04.

W. R. Zipfel, R. M. Williams, R. Christie, A. Y. Nikitin, B. T. Hyman, and W. W. Webb, “Live tissue intrinsic emission microscopy using multiphoton-excited native fluorescence and second harmonic generation,” Proc. Natl. Acad. Sci. USA 100, 7075–7080 (2003). [CrossRef] [PubMed]

05.

C. Stociek, O. Garaschuk, K. Holthoff, and A. Konnerth, “In vivo two-photon calcium imaging of neuronal networks,” Proc. Natl. Acad. Sci. USA 100, 7319–7324 (2003). [CrossRef]

06.

K. Svoboda and R. Yasuda, “Principles of two-photon excitation microscopy and its applications to neuroscience,” Neuron. 50, 823–839 (2006). [CrossRef] [PubMed]

07.

K. W. Dunn and P. A. Young, “Principles of multiphoton microscopy,” Nephron Exp Nephrol. 103, 33–40 (2006). [CrossRef]

08.

S. Roth and I. Freund, “Second harmonic generation in collagen,” J. Chem. Phys. 70, 1637–1643 (1979). [CrossRef]

09.

P. J. Campagnola and L. M. Loew, “Second-harmonic imaging microscopy for visualizing biomolecular arrays in cells, tissues and organisms,” Nat. Biotechnol. 21, 1356–1360 (2003). [CrossRef] [PubMed]

10.

A. Zoumi, A. Yeh, and B. J. Tromberg, “Imaging cells and extracellular matrix in vivo by using second-harmonic generation and two-photon excited fluorescence,” Proc. Natl. Acad. Sci. USA 99, 11014–11019 (2002). [CrossRef] [PubMed]

11.

E. Brown, T. McKee, E. diTomaso, A. Pluen, B. Seed, Y. Boucher, and R.K. Jain, “Dynamic imaging of collagen and its modulation in tumors in vivo using second-harmonic generation,” Nat. Med. 9, 796–800 (2003). [CrossRef] [PubMed]

12.

R. M. Williams, W. R. Zipfel, and W. W. Webb, “Interpreting second-harmonic generation images of collagen I fibrils,” Biophys. J. 88, 1377–1386 (2005). [CrossRef]

13.

S. Zhuo, J. Chen, T. Luo, and D. Zou, “Multimode nonlinear optical imaging of the dermis in ex vivo human skin based on the combination of multichannel mode and Lambda mode,” Opt. Express 14, 7810–7820 (2006). [CrossRef] [PubMed]

14.

T. Boulesteix, E. Beaurepaire, M.-P. Sauviat, and M.-C. Schanne-Klein, “Second-harmonic microscopy of unstained living cardiac myocytes: measurements of sarcomere length with 20-nm accuracy,” Opt. Lett. 29, 2031–2033 (2004). [CrossRef] [PubMed]

15.

S.-W. Chu, S.-Y. Chen, G.-W. Chern, T. H. Tsai, Y. C. Chen, B.-L. Lin, and C.-K. Sun, “Studies of χ(2)(3) tensors in submicron-scaled bio-tissues by polarization harmonics optical microscopy,” Biophys. J. 86, 3914–3922 (2004). [CrossRef] [PubMed]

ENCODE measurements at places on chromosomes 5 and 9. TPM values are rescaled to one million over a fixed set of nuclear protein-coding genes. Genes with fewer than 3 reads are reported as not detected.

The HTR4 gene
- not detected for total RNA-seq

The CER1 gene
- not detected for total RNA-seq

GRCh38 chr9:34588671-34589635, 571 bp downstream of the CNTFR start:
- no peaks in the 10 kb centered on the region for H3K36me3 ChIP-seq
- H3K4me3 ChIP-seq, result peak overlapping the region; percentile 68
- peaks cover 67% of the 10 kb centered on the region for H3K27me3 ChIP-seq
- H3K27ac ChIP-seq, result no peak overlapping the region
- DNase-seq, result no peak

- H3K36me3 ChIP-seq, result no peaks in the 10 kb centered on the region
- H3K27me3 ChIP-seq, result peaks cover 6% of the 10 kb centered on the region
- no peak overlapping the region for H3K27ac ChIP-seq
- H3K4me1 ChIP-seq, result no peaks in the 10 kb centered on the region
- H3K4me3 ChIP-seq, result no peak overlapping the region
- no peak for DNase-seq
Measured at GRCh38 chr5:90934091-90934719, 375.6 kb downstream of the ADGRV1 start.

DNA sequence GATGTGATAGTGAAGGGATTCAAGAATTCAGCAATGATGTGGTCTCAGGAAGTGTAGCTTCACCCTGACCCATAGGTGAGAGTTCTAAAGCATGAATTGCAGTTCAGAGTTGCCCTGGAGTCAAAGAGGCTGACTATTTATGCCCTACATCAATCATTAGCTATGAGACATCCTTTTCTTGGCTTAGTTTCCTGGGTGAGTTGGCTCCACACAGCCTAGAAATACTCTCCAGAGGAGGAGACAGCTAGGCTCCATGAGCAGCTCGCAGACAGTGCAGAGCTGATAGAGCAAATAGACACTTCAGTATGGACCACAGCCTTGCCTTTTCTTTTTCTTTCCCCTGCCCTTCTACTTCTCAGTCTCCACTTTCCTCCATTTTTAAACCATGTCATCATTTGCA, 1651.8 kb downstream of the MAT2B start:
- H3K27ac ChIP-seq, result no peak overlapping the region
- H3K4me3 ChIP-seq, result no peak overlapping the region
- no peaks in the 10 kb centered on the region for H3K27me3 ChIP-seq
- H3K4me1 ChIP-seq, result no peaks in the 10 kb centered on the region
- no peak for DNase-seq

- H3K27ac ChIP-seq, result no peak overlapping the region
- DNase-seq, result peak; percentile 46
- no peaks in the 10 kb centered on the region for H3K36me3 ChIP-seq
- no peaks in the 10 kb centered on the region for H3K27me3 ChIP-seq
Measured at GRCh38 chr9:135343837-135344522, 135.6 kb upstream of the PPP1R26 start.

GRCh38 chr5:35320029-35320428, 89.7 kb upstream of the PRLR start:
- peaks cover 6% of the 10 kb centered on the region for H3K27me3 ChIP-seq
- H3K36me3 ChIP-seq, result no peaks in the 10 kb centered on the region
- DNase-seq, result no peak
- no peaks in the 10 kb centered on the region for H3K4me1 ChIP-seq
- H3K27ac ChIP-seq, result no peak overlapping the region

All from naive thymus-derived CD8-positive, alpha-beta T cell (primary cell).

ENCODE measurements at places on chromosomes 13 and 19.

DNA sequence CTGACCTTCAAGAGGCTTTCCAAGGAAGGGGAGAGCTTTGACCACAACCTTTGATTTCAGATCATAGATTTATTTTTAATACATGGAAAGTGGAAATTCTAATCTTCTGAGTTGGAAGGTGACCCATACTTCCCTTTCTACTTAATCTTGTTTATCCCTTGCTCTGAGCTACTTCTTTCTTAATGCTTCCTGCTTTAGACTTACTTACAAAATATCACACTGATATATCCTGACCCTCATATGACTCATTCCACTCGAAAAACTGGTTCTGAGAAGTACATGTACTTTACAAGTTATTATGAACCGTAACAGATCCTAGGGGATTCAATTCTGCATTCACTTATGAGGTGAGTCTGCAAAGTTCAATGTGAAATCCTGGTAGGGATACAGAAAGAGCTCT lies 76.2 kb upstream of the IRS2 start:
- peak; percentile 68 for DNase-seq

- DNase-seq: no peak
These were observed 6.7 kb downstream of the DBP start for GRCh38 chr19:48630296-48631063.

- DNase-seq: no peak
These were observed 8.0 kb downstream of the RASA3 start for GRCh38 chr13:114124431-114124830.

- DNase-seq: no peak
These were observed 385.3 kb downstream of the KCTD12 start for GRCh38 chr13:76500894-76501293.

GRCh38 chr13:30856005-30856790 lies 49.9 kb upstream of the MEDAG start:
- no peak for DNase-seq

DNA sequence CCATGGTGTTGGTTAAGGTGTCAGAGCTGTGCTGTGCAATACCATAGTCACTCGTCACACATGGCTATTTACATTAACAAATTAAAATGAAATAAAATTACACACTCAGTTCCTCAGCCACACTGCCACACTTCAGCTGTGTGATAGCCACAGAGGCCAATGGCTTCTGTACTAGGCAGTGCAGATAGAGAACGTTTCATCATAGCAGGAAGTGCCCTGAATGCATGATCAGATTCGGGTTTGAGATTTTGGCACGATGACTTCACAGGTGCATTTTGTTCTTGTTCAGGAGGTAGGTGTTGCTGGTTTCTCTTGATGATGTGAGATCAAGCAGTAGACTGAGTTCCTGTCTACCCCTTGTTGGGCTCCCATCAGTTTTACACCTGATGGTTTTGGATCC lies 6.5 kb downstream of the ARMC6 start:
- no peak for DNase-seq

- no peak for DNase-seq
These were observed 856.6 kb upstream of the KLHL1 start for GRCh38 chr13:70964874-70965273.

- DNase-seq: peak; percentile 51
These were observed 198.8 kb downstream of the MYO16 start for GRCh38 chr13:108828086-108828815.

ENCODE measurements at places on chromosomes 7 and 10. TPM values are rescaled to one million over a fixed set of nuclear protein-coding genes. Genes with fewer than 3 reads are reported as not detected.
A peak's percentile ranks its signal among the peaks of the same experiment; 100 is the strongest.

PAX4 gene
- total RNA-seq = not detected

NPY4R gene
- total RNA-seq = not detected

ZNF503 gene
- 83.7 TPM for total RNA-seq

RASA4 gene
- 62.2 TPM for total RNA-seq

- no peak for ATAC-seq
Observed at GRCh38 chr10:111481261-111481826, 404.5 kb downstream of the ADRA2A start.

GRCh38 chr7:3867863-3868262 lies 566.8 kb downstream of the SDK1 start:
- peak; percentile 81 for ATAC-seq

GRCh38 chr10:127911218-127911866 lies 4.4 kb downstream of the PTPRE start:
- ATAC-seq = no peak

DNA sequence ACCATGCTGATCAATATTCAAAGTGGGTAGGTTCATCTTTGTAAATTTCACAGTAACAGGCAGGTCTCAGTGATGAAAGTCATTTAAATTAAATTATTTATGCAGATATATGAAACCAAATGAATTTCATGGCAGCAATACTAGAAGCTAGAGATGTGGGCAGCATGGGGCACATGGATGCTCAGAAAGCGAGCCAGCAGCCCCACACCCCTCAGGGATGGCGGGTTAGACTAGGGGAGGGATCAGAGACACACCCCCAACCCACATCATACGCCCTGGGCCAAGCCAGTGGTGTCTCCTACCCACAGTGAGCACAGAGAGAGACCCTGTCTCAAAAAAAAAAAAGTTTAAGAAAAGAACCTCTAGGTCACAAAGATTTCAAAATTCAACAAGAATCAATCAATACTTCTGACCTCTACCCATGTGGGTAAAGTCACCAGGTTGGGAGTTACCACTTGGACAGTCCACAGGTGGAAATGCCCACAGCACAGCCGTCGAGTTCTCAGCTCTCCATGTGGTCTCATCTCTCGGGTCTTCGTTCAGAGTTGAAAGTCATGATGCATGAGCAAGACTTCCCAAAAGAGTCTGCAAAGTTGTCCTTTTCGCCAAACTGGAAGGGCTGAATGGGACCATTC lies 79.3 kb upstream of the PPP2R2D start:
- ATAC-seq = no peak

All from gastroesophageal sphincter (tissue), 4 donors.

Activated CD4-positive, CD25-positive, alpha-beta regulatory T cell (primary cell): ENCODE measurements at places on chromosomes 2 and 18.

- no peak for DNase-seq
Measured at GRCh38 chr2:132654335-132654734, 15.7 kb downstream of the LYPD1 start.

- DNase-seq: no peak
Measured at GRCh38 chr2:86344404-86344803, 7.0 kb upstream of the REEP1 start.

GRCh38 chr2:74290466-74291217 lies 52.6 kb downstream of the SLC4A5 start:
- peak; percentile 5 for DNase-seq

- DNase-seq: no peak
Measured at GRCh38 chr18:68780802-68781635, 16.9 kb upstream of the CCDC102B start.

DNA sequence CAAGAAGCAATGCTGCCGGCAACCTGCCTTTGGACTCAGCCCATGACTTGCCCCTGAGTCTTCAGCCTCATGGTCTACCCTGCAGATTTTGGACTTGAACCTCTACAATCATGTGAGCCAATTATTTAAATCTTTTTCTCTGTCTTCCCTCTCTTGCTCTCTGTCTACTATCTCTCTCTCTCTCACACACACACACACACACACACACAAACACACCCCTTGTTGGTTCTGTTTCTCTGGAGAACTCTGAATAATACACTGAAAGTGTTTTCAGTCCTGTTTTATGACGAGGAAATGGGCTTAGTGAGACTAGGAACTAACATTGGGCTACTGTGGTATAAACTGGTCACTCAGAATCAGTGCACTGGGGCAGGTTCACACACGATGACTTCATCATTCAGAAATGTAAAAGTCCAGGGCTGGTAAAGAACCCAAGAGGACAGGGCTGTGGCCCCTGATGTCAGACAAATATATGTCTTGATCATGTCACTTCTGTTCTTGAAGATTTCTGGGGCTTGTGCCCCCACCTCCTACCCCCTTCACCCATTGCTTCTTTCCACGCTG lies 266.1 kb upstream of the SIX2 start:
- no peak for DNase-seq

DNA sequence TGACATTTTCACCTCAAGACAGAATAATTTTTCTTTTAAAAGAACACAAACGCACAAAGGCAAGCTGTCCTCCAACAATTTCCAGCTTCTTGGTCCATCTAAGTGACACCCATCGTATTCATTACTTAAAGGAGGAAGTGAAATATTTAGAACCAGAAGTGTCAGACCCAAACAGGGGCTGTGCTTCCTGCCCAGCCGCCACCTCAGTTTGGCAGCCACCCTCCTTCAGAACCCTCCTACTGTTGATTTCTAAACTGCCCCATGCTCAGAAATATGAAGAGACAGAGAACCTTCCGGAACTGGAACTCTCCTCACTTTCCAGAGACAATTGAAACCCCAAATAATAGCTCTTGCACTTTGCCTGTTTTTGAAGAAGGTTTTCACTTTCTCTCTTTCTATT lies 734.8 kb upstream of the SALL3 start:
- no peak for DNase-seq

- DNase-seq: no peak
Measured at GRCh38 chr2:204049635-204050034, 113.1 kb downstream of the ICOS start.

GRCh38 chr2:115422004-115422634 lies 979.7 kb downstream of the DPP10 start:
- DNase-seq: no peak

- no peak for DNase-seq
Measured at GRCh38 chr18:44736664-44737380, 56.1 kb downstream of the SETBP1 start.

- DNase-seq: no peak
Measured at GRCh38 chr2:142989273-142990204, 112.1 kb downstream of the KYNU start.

16.

S. V. Plotnikov, A. C. Millard, P. J. Campagnola, and W. A. Mohler, “Characterization of the myosin-based source for second-harmonic generation from muscle sarcomeres”, Biophys. J. 90, 693–703 (2006). [CrossRef]

17.

P. J. Campagnola, A. C. Millard, M. Terasaki, P. E. Hoppe, C. J. Malone, and W. A. Mohler, “Three-dimensional high-resolution second-harmonic generation imaging of endogenous structural proteins in biological tissues,” Biophys. J. 82, 493–508 (2002). [CrossRef]

18.

R. W. Boyd, Nonlinear optics (Academic Press, London, 2003), pp. 87–99.

19.

L. Moreaux, O. Sandre, M. Blanchard-Desce, and J. Mertz, “Membrane imaging by simultaneous second-harmonic generation and two-photon microscopy,” Opt. Lett. 25, 320–322 (2000). [CrossRef]

20.

L. Moreaux, O. Sandre, S. Charpak, M. Blanchard-Desce, and J. Mertz, “Coherent scattering in multi-harmonic light microscopy,” Biophys. J. 80, 1568–1574 (2001). [CrossRef] [PubMed]

21.

T. A. Theodossiou, C. Thrasivoulou, C. Ekwobi, and D. L. Becker, “Second harmonic generation confocal microscopy of collagen type I from rat tendon cryosection,” Biophys. J. 91, 4665–4677 (2006). [CrossRef] [PubMed]

22.

W. S. Rasband ImageJ, U. S. National Institutes of Health, Bethesda, Maryland, USA, h7ttp://rsb.info.nih.gov/ij/ (1997–2007).

23.

P. P. Provenzano and R. Jr. Vanderby, “Collagen fibril morphology and organization: implications for force transmission in ligaments and tendon,” Matrix Biol. 25, 71–84 (2006). [CrossRef]

24.

N. B. Grover and S. Shoshan, “Three-dimensional organization of collagen fibres in tendon,” Tissue cell. 12, 523–528 (1980). [CrossRef] [PubMed]

25.

Y. Jiang, I. Tomov, Y. Wang, and Z. Chen, “Second-harmonic optical coherence tomography,” Opt. Lett. 29, 1090–1092 (2004). [CrossRef] [PubMed]

26.

J. Mertz and L. Moreaux, “Second-harmonic generation by focused excitation of inhomogeneously distributed scatterers,” Opt. Comm. 196, 325–330 (2001). [CrossRef]

27.

D. Débarre, W. Suppato, A. M. Pena, A. Fabre, T. Tordjmann, L. Combettes, M.-C. Schanne-Klein, and E. Beaurepaire, “Imaging lipid bodies in cells and tissues using third-harmonic generation microscopy,” Nat. Meth. 3, 47–53 (2006). [CrossRef]

28.

C. L. Evans, E. O. Potma, M. Puoris’haag, D. Coté, C. P. Lin, and X. S. Xie, “Chemical imaging of tissue in vivo with video-rate coherent anti-Stokes Raman scattering microscopy,” Proc. Natl. Acad. Sci. USA 102, 16807–16812 (2005). [CrossRef] [PubMed]

29.

B. Chan, C. Amann, A. Yaroslavsky, C. Title, D. Smink, B. Zarins, I. Kochevar, and R. Redmond, “Photochemical repair of Achilles tendon rupture in a rat model,” J. Surg. Res. 124, 274–279 (2005). [CrossRef] [PubMed]

30.

G. Marquez, L. V. Wang, S.-P. Lin, J. A. Schwartz, and S. L. Thomsen, “Anisotropy in the absorption and scattering spectra of chicken breast tissue,” App. Opt. 37, 798–804 (1998). [CrossRef]

31.

I. S. Saidi, S. L. Jacques, and F. K. Tittel, “Mie and Rayleigh modeling of visible-light scattering in neonatal skin,” App. Opt. 34, 7410–7418 (1995). [CrossRef]

32.

A. T. Yeh, B. Choi, J. S. Nelson, and B. J. Tromberg, “Reversible dissociation of collagen in tissues,” J. Invest. Dermatol. 121, 1332–1335 (2003). [CrossRef] [PubMed]

OCIS Codes
(170.0180) Medical optics and biotechnology : Microscopy
(190.4160) Nonlinear optics : Multiharmonic generation

ToC Category:
Medical Optics and Biotechnology

History
Original Manuscript: April 3, 2007
Revised Manuscript: May 15, 2007
Manuscript Accepted: May 16, 2007
Published: May 30, 2007

Virtual Issues
Vol. 2, Iss. 7 Virtual Journal for Biomedical Optics

Citation
Christian P. Pfeffer, Bjorn R. Olsen, and François Légaré, "Second harmonic generation imaging of fascia within thick tissue block," Opt. Express 15, 7296-7302 (2007)
http://www.opticsinfobase.org/oe/abstract.cfm?URI=oe-15-12-7296